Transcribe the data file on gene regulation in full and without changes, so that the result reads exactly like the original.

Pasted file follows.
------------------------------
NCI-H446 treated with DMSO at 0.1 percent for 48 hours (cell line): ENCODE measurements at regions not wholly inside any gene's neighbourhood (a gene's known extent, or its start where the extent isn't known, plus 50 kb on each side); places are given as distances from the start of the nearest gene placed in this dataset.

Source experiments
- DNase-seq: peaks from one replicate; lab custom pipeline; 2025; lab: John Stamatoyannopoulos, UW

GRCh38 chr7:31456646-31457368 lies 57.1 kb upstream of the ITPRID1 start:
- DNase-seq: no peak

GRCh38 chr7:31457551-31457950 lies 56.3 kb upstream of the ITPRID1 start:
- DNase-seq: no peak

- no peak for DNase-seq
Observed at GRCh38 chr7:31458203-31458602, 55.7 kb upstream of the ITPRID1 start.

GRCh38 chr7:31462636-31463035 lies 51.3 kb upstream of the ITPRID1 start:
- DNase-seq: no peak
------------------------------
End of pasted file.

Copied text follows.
NCI-H446 treated with DMSO at 0.1 percent for 48 hours (cell line): ENCODE measurements at regions not wholly inside any gene's neighbourhood (a gene's known extent, or its start where the extent isn't known, plus 50 kb on each side); places are given as distances from the start of the nearest gene placed in this dataset.

Source experiments
- DNase-seq: peaks from one replicate; lab custom pipeline; 2025; lab: John Stamatoyannopoulos, UW

GRCh38 chr7:31456646-31457368 lies 57.1 kb upstream of the ITPRID1 start:
- DNase-seq: no peak

GRCh38 chr7:31457551-31457950 lies 56.3 kb upstream of the ITPRID1 start:
- DNase-seq: no peak

- no peak for DNase-seq
Observed at GRCh38 chr7:31458203-31458602, 55.7 kb upstream of the ITPRID1 start.

GRCh38 chr7:31462636-31463035 lies 51.3 kb upstream of the ITPRID1 start:
- DNase-seq: no peak